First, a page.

KUALA LUMPUR • The Malaysian government is replacing the three top officers at the country's anti- graft body after being at loggerheads with Prime Minister Najib Razak over allegations of graft linked to US$700 million (S$946 million) found in the latter's private accounts.
The government's chief secretary Ali Hamsa announced yesterday that Malaysian Anti-Corruption Commission (MACC) chief Abu Kassim Mohamed will be replaced by a senior official from the Attorney-General's Chambers (AGC), which itself saw a change of leadership last July at the height of the accusations against Datuk Seri Najib.
Tan Sri Ali said the head of AGC's National Revenue Recovery Enforcement Dzulkifli Ahmad will take over the reins at MACC from Monday. Tan Sri Abu Kassim had announced his early retirement.
Instead of succeeding him, two deputy commissioners will also be leaving.
Head of enforcement Mohd Shukri Abdull is on leave from duty until his retirement in October, while MACC's head of prevention Mustafar Ali was reassigned to the Immigration Department.
A third deputy, Datuk Seri Mohd Jamidan Abdullah, was overlooked for promotion.
"Dzulkifli has basically been running the AGC since Apandi took over," a source involved with MACC said, referring to Attorney-General Mohamed Apandi Ali, who was made the government's top lawyer in July.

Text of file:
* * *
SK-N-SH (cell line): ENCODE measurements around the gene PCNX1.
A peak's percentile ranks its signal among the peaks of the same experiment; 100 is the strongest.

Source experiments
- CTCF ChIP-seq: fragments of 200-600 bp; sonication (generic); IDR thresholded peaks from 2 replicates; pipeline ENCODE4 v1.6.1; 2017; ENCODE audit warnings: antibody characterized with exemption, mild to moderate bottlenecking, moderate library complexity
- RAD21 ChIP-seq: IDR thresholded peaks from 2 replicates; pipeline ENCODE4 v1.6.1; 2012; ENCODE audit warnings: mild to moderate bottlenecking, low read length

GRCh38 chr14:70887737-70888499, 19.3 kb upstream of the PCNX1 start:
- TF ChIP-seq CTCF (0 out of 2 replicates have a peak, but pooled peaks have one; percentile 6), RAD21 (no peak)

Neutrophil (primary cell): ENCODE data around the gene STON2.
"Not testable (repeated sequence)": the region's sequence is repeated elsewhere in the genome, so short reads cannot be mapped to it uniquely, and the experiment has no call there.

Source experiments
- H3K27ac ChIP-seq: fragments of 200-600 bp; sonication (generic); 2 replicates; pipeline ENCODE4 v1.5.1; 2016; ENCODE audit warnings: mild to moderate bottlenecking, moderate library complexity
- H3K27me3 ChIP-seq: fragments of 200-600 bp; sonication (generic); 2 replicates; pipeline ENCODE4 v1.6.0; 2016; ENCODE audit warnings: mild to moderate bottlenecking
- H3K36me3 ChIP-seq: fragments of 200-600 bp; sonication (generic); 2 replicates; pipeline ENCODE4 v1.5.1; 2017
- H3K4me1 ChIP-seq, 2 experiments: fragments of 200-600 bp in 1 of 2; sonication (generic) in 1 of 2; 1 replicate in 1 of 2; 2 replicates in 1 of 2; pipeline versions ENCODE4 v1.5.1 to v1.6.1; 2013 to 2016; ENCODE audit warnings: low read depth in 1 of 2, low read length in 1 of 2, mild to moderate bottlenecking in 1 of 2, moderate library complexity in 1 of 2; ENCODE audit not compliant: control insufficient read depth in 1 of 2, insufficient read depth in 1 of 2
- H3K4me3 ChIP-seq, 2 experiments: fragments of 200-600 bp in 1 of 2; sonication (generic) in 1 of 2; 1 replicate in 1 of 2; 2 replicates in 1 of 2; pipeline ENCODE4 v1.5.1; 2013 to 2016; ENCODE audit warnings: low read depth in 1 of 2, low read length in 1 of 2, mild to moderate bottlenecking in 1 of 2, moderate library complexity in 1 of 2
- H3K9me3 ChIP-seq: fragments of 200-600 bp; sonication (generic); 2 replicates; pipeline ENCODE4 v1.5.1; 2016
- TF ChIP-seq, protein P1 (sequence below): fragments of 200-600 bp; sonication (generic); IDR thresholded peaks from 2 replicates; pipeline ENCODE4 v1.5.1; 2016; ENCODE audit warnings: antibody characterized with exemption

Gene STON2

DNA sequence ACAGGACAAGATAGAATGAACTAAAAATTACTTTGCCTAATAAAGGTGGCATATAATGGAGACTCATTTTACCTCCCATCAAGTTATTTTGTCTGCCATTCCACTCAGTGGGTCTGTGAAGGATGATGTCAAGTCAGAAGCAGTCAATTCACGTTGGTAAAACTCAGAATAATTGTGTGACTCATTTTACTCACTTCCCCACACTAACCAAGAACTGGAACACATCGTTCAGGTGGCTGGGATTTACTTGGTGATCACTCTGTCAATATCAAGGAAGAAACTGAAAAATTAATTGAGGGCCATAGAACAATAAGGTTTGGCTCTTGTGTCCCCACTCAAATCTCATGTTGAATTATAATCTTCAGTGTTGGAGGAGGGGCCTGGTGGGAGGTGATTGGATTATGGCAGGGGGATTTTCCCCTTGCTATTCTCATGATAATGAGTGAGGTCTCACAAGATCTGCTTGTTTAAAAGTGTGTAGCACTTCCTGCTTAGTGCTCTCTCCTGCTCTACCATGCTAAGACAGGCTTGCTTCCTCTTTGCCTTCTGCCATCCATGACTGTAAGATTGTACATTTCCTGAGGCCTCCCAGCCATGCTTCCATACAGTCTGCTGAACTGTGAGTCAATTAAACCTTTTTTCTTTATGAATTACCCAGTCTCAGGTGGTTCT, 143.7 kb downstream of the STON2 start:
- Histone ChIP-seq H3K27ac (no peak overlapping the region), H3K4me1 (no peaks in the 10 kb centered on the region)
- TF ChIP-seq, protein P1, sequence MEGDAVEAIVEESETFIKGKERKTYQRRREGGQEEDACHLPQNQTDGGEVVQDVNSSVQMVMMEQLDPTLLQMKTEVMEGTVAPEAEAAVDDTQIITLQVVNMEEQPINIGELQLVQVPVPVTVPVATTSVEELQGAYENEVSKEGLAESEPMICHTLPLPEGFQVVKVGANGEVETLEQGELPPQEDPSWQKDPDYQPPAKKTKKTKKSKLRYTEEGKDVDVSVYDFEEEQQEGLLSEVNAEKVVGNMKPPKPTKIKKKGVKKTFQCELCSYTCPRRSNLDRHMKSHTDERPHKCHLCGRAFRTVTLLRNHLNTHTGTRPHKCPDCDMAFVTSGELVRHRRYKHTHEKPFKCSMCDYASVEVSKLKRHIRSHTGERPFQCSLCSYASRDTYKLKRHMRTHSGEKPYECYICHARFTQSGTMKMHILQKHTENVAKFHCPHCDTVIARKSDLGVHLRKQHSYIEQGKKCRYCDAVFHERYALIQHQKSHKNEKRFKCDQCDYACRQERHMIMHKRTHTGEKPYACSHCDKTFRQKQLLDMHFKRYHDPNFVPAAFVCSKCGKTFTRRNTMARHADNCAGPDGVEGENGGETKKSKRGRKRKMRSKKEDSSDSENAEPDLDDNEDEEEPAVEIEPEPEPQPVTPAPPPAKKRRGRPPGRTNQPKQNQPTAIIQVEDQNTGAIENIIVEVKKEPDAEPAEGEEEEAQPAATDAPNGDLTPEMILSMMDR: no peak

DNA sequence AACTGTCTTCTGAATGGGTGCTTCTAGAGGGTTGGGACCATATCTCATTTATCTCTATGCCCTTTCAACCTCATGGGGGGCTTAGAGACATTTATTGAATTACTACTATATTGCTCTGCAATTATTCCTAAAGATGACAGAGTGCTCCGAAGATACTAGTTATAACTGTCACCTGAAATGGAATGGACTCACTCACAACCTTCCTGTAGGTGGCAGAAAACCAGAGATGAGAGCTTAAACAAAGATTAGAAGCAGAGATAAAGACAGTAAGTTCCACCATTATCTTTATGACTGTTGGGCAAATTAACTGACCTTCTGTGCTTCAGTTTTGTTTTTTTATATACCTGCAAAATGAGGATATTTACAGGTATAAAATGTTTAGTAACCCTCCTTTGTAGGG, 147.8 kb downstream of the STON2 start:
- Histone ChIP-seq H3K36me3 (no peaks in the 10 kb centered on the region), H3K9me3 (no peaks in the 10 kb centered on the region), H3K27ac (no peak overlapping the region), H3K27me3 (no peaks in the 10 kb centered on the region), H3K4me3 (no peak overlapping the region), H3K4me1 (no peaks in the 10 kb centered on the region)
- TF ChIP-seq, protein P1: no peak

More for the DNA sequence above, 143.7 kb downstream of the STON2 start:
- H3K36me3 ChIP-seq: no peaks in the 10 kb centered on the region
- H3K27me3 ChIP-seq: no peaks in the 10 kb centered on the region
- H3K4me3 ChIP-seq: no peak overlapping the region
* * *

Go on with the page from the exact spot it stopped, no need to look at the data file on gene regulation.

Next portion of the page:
The changes come amid renewed pressure on PM Najib after United States investigators said in civil suits last week that US$3.5 billion was siphoned out of 1Malaysia Development Berhad (1MDB) - the troubled state fund overseen by the premier - with the involvement of his stepson Riza Aziz and businessman Low Taek Jho, a former Najib confidant.
A second government source said Datuk Mustafar had requested the transfer, having previously been internally earmarked as Mr Abu Kassim's potential successor.
"This is bad for the image of MACC," the second source said, referring to the perceived clearing out of the leadership that investigated PM Najib and 1MDB.
Mr Najib's appointments of top personnel in various institutions have been under intense scrutiny since July 2015 reports of cash found in the premier's personal accounts being deposited via 1MDB-linked companies.
In January, Mr Apandi cleared Mr Najib of any wrongdoing, saying the bulk of the money was a political donation from the Saudi royal family.
But the MACC persisted in its probe by resubmitting investigation papers concerning RM42 million (S$14 million) that was also found in Mr Najib's bank accounts.